Editor’s Note: This is our second post in a series about Adventure Riding in Ecuador. This series was kindly sponsored by Court and his team at Ecuador Freedom Bike Rental in Quito. Ecuador Freedom offers Bike and 4×4 Rentals, Self-Guided Tours of Ecuador as well as all-inclusive Guided Tours. Egle will be guiding a Special Woman’s Tour of the Ecuadorian Andes with Ecuador Freedom later this year.
Ecuador ‘s requirements for visas and border crossings are among the easiest in South America. Generally, the whole continent is relatively easy to travel in: for US citizens, the only two countries that require visa fees are Bolivia and Brazil. Colombia, Ecuador, Peru, Chile, and Argentina are visa-free for 90 to 180 days depending on the country.
Here’s what you need to know about entering and leaving Ecuador on your bike.
Visa and Motorcycle Paperwork
Ecuador has a fairly hassle-free entry system, and even the smaller border posts are usually fast and efficient. Always make sure to roll up to a border in the morning or early afternoon just in case there are queues, although that’s rarely the case. Try to avoid crossing the border on holidays such as Easter or Christmas. Large borders will still be open, but they might be quite busy during the holiday period. Before you go, make sure your passport is valid for at least six months and has a few blank pages for entry stamps.
When you roll up to the border, park your bike, get your paperwork, and head for the immigration (“migraciones” in Spanish) building first. Here, you’ll have your passport stamped with the entry date. This stamp is not technically a visa, it’s merely an entry permit of sorts. Once you have your stamp, it’s time to go to the customs (“aduana”) office. Here, the officials will want to see your bike reg and title, and they sometimes ask to see the VIN on your bike to double-check. Make sure they can get to the VIN easily. If you’ve got luggage or anything else covering it, remove it before you go to the customs office, just out of courtesy.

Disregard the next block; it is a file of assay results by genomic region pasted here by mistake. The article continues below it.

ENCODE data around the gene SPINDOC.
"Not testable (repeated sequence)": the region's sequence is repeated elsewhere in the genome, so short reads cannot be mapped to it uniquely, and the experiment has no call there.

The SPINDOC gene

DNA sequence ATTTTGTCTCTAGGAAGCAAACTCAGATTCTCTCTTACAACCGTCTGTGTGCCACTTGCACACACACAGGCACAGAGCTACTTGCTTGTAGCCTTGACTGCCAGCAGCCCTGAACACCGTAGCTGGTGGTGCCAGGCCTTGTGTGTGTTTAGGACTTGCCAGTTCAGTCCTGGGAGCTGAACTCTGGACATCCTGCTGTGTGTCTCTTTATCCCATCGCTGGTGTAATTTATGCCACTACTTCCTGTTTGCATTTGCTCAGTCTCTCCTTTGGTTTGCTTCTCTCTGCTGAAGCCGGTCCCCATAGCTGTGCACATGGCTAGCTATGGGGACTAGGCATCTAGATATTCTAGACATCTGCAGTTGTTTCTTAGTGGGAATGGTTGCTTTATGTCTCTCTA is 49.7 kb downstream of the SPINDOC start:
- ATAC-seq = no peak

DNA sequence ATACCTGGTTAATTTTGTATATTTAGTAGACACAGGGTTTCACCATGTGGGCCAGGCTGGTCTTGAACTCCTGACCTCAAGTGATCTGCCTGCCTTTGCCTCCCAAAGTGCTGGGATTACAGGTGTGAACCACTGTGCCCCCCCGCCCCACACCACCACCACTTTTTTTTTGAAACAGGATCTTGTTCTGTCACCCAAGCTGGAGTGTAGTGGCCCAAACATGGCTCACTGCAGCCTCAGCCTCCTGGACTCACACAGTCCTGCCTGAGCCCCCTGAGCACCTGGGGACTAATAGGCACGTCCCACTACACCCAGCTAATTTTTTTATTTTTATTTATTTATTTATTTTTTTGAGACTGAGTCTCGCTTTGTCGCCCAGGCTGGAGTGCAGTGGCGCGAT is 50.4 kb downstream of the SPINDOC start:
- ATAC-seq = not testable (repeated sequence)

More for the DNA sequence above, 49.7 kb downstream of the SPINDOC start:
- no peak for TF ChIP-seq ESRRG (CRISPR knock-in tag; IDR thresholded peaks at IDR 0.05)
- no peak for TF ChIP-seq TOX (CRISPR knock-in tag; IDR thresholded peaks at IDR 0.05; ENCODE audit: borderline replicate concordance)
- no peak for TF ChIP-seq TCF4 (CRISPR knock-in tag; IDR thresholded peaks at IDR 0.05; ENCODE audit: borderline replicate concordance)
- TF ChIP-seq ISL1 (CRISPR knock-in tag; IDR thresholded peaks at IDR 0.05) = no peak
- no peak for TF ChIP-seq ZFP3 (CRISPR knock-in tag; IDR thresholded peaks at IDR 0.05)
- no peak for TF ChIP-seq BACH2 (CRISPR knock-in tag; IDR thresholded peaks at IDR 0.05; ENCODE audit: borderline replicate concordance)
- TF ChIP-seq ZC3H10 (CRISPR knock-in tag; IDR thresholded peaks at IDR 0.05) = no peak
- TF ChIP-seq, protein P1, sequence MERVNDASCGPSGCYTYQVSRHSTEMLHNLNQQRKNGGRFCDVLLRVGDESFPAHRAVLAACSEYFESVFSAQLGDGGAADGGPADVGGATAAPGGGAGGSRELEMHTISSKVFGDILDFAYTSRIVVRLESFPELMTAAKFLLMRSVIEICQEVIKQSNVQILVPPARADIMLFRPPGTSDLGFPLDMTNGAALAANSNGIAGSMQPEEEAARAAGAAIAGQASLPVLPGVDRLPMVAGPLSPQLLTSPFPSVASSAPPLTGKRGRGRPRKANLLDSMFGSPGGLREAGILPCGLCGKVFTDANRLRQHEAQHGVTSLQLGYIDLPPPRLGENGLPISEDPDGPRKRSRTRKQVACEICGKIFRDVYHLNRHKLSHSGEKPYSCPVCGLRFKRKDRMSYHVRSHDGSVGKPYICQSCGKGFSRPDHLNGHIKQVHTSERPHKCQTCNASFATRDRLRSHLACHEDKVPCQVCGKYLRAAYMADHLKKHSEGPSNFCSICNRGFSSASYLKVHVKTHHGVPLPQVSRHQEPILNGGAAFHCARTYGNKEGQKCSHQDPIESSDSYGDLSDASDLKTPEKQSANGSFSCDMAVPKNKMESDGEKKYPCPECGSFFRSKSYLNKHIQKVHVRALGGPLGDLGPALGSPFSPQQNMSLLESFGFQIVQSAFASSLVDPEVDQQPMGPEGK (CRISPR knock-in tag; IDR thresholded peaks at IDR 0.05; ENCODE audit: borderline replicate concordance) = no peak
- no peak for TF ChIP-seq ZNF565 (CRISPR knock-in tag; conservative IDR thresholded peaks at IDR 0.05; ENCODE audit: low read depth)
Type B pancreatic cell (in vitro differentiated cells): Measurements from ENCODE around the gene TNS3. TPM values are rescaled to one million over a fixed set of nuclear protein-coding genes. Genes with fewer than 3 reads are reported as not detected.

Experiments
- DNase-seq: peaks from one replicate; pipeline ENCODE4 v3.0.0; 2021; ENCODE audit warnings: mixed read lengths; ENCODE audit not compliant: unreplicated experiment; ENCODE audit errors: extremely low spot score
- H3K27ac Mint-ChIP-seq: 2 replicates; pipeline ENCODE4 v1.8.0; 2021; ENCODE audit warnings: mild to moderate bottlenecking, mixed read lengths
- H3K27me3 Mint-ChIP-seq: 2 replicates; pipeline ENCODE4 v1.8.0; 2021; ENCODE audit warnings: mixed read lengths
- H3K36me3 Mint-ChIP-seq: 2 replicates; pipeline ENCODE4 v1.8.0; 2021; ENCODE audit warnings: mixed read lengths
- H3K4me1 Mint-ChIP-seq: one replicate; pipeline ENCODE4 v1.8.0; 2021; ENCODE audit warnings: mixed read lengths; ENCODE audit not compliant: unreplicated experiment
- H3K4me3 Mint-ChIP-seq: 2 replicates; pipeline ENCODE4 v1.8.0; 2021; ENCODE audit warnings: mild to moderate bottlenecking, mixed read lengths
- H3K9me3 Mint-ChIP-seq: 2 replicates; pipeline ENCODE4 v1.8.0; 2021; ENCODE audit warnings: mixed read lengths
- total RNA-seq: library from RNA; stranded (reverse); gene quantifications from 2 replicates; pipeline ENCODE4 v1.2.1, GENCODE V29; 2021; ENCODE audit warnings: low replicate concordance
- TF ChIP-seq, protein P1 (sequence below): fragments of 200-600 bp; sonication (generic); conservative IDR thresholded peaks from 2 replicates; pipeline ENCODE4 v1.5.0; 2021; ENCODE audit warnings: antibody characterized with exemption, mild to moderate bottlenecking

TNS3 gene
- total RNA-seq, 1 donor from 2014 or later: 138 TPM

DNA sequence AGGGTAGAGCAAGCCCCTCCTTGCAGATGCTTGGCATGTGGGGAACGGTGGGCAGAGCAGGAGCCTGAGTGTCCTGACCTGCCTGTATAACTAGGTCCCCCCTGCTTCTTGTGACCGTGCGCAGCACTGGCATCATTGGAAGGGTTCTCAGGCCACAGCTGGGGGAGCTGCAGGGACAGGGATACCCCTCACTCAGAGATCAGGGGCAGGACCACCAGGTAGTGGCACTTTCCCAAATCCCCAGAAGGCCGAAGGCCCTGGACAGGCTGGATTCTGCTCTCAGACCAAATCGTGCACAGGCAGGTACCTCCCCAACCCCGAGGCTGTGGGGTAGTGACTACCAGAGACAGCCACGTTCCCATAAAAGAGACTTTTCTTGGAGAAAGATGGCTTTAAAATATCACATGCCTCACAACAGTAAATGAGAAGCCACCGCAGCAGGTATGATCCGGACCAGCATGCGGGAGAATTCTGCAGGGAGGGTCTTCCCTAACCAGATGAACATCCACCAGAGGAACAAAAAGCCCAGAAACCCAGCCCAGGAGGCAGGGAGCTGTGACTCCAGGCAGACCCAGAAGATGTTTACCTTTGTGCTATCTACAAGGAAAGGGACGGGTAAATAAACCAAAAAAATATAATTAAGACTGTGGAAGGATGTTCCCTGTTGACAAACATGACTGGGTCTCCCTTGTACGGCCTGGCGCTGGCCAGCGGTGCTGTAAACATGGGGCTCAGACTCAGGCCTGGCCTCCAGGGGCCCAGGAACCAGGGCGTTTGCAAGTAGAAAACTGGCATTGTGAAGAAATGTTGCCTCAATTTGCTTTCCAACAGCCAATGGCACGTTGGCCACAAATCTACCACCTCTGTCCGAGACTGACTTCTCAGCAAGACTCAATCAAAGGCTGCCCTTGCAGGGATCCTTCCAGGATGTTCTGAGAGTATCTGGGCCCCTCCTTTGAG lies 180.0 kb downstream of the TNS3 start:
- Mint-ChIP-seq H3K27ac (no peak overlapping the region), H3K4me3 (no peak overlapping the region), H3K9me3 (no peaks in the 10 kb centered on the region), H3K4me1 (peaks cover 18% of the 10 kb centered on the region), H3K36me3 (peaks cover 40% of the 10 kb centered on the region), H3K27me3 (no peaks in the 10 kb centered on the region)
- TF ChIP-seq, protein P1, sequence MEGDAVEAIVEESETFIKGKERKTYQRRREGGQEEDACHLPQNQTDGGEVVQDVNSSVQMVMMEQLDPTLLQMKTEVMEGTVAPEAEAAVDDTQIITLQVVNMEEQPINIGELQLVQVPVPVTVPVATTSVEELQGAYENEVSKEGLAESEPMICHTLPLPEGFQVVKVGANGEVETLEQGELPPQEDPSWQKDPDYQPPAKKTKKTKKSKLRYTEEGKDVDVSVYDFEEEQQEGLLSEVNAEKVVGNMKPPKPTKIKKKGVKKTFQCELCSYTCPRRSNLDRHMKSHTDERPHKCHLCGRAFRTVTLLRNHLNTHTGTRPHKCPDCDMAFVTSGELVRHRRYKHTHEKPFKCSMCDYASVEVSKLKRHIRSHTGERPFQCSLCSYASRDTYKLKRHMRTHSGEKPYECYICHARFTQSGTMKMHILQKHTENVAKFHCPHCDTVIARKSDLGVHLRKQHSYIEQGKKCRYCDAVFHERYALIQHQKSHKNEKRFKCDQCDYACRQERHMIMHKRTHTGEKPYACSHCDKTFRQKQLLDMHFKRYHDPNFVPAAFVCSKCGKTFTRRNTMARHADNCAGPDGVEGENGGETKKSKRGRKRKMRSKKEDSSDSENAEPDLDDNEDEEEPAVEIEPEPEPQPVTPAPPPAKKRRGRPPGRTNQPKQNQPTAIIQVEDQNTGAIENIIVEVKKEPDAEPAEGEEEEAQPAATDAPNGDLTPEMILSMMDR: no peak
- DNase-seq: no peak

Once the officers check your bike papers and your VIN (they may also ask you to open your panniers, although that’s more likely in Argentina and Chile where they have strict laws about importing food), you will be issued a Temporary Vehicle Import Paper, or TVIP. Always make sure you thoroughly check the details on the TVIP such as your number plate and VIN, just in case. If everything matches, you’re good to go. Put the TVIP somewhere safe, because when you leave Ecuador, you will be asked to hand it in.
Length of Stay
Typically, Ecuador gives you 90 days of visa-free entry per year. The same goes for your bike: your motorcycle cannot stay in the country longer than you. Although crossing into Ecuador is usually easy and hassle-free, this is one of the strictest countries in South America when it comes to overstaying, especially with your bike. It can cost you as much as $350 per day for each day you have overstayed with your motorcycle, so make sure you stick to the dates in your TVIP!
If you want to stay in Ecuador longer, you can apply for a visa extension. Normally, the authorities are quite happy to give you an additional 90 days. Getting a renewed TVIP is a little more complicated. You can try and get it renewed at the customs office headquarters in Quito, but some riders have reported that it’s easier to simply do a border run. Once you get your additional 90 days from the immigration office, head for the Peruvian or Colombian border, cross it, then cross back and ask the Ecuadorian customs officials to give you a new TVIP. They will only issue one if you already have the 90-day extension for yourself.
Exiting Ecuador is the same as entering: get your exit stamp, then go to the aduana office and hand your TVIP in. Normally, the whole process takes about 15 minutes.
South America has a reputation for having corrupt police and border officers, and this may be true in some countries or regions. Personally, I have never been asked to pay any bribes in Ecuador – not at the borders and not by the police. It’s extremely unlikely, but if you do get asked, simply refuse or ask to speak to their superior.
Safety and Insurance
Ecuador does not require you to buy local SOAT insurance as Colombia and Peru do. For travel insurance, World Nomads is among the most popular choices because they allow you to buy and/or renew your travel insurance policy even after you have left home.
Ecuador does not require you to have any vaccinations to enter the country. However, if you’re planning to spend a long time in the Amazon region, getting yellow fever and malaria shots might be worth considering.
Ecuador is one of the most peaceful and safest countries in South America, but do be careful with your valuables in bigger cities just as you would anywhere else. There is a US embassy in Quito and a US Consulate in Guayaquil. If you lose your passport, first go to the police and get them to write up a report, then apply for a new passport at the embassy or consulate.
For must-see places and routes in Ecuador, check out this post.